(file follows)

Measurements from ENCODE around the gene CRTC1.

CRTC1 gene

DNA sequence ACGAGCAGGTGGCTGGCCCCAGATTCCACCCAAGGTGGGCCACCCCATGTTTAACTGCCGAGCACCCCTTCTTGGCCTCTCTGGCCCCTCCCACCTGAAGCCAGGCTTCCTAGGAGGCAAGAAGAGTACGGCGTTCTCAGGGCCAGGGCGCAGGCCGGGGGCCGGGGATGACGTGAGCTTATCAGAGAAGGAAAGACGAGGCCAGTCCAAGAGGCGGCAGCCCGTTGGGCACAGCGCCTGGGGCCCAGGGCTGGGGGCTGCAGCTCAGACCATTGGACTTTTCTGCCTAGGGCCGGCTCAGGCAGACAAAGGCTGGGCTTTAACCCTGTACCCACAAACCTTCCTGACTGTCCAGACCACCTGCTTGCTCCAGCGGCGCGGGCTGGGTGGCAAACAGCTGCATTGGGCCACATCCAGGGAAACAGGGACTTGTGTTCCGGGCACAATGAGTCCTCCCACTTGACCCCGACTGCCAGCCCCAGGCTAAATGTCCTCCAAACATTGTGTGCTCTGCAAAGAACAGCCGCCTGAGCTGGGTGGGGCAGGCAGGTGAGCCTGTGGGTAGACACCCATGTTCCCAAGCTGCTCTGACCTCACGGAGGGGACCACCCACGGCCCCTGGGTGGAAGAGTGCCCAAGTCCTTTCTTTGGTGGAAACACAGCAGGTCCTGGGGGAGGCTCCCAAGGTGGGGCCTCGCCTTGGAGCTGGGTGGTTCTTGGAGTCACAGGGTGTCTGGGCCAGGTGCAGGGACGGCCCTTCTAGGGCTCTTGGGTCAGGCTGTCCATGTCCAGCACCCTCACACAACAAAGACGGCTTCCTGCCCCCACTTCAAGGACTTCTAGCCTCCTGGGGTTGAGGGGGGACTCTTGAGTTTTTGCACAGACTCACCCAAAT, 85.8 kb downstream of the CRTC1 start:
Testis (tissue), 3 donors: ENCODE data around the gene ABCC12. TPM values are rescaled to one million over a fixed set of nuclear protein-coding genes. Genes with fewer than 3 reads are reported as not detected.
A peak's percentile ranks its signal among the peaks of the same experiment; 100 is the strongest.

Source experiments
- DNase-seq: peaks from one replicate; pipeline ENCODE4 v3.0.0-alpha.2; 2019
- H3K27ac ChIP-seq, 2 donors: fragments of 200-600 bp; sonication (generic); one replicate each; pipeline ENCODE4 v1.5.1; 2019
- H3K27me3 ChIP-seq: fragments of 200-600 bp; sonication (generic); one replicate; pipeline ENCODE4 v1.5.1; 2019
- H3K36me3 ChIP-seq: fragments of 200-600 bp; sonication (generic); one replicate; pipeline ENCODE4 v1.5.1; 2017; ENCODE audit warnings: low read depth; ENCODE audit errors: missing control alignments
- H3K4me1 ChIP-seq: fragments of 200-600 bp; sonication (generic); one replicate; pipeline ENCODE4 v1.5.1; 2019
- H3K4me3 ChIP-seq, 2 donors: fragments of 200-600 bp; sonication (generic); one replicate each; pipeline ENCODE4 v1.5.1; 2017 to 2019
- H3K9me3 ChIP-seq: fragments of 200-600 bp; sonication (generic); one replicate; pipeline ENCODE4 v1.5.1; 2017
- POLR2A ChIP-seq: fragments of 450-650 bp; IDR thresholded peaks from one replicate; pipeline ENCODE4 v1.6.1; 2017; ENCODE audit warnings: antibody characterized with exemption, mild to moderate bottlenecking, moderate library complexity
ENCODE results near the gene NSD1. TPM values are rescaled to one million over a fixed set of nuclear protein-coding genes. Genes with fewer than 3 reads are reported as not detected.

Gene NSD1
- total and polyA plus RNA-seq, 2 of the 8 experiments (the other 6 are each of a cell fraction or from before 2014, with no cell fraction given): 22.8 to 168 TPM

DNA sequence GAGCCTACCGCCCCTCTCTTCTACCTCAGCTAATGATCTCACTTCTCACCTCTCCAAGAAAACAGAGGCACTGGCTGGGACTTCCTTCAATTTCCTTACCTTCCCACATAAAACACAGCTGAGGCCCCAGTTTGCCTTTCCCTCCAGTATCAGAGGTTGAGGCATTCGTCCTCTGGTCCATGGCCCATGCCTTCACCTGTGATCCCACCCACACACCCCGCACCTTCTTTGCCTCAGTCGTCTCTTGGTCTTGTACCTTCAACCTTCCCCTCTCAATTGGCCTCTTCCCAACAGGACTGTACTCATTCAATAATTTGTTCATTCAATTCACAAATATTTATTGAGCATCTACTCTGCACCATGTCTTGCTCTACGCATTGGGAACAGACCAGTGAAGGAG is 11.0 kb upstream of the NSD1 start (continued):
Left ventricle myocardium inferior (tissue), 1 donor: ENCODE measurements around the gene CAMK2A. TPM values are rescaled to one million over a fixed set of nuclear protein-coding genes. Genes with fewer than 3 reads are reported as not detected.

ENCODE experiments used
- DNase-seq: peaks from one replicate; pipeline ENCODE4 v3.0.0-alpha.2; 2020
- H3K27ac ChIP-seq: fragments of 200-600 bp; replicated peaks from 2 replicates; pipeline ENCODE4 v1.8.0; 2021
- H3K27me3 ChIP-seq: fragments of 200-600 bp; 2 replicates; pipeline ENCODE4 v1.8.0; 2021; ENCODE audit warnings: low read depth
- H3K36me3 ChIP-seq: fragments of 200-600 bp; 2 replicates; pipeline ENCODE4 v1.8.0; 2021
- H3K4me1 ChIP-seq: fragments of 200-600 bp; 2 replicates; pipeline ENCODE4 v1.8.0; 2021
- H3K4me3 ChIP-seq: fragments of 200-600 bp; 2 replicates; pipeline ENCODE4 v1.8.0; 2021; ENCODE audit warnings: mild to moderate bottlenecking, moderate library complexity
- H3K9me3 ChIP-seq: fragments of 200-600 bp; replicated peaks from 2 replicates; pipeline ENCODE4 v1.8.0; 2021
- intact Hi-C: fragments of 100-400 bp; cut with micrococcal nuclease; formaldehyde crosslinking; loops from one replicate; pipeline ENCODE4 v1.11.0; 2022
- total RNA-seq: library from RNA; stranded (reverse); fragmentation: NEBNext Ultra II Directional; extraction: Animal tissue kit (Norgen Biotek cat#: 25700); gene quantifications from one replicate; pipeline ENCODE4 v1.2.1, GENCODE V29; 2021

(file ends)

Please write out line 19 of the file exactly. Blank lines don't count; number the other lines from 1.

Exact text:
Left ventricle myocardium inferior (tissue), 1 donor: ENCODE measurements around the gene CAMK2A. TPM values are rescaled to one million over a fixed set of nuclear protein-coding genes. Genes with fewer than 3 reads are reported as not detected.